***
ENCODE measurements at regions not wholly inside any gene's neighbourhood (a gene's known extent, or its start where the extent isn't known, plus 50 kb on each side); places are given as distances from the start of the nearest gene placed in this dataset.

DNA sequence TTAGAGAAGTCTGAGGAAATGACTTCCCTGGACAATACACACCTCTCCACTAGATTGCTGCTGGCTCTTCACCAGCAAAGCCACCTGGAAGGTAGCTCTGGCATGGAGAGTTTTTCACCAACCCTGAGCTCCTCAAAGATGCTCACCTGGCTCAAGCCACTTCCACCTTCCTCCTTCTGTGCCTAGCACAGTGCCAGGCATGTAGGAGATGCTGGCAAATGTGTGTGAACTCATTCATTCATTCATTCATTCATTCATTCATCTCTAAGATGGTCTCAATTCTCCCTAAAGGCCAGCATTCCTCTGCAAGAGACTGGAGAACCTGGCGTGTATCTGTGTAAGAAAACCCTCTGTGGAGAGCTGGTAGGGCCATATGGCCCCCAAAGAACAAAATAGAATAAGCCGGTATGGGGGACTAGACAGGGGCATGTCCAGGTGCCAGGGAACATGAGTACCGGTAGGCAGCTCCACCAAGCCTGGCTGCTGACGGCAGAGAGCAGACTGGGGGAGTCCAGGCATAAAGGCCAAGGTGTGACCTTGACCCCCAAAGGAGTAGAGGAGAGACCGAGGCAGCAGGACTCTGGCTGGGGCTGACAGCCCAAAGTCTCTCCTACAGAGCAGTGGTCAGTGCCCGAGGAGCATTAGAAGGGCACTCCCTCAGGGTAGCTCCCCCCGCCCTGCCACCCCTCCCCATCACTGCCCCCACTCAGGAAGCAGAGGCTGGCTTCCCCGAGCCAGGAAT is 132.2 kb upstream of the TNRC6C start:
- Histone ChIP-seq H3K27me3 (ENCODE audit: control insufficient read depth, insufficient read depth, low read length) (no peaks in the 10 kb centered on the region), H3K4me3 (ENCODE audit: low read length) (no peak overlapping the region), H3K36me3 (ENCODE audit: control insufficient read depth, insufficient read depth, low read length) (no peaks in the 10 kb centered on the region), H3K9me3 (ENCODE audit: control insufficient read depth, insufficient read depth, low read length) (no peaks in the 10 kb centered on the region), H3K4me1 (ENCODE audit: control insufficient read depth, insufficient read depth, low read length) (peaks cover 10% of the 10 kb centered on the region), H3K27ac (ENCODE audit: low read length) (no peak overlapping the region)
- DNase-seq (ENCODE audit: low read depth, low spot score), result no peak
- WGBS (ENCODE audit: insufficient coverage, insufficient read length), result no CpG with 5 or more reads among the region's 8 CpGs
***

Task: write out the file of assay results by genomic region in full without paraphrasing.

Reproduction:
ENCODE measurements at regions not wholly inside any gene's neighbourhood (a gene's known extent, or its start where the extent isn't known, plus 50 kb on each side); places are given as distances from the start of the nearest gene placed in this dataset.

DNA sequence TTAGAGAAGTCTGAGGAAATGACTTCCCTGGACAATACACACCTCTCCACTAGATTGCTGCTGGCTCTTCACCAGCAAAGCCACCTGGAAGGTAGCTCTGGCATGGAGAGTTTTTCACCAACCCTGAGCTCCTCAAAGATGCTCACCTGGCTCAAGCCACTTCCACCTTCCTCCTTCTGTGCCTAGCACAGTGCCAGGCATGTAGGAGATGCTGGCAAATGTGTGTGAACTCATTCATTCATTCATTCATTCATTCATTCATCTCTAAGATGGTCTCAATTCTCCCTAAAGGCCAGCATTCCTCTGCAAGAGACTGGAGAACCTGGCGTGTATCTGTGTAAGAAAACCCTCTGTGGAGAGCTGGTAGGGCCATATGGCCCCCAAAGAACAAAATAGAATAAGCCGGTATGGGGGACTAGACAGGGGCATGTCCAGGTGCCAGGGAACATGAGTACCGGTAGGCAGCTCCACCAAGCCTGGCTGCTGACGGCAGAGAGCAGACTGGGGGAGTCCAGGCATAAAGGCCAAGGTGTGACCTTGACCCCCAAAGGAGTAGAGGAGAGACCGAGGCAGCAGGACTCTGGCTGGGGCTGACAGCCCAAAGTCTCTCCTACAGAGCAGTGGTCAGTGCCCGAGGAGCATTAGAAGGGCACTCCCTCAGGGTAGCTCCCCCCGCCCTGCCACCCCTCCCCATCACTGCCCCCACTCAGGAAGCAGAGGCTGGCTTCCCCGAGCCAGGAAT is 132.2 kb upstream of the TNRC6C start:
- Histone ChIP-seq H3K27me3 (ENCODE audit: control insufficient read depth, insufficient read depth, low read length) (no peaks in the 10 kb centered on the region), H3K4me3 (ENCODE audit: low read length) (no peak overlapping the region), H3K36me3 (ENCODE audit: control insufficient read depth, insufficient read depth, low read length) (no peaks in the 10 kb centered on the region), H3K9me3 (ENCODE audit: control insufficient read depth, insufficient read depth, low read length) (no peaks in the 10 kb centered on the region), H3K4me1 (ENCODE audit: control insufficient read depth, insufficient read depth, low read length) (peaks cover 10% of the 10 kb centered on the region), H3K27ac (ENCODE audit: low read length) (no peak overlapping the region)
- DNase-seq (ENCODE audit: low read depth, low spot score), result no peak
- WGBS (ENCODE audit: insufficient coverage, insufficient read length), result no CpG with 5 or more reads among the region's 8 CpGs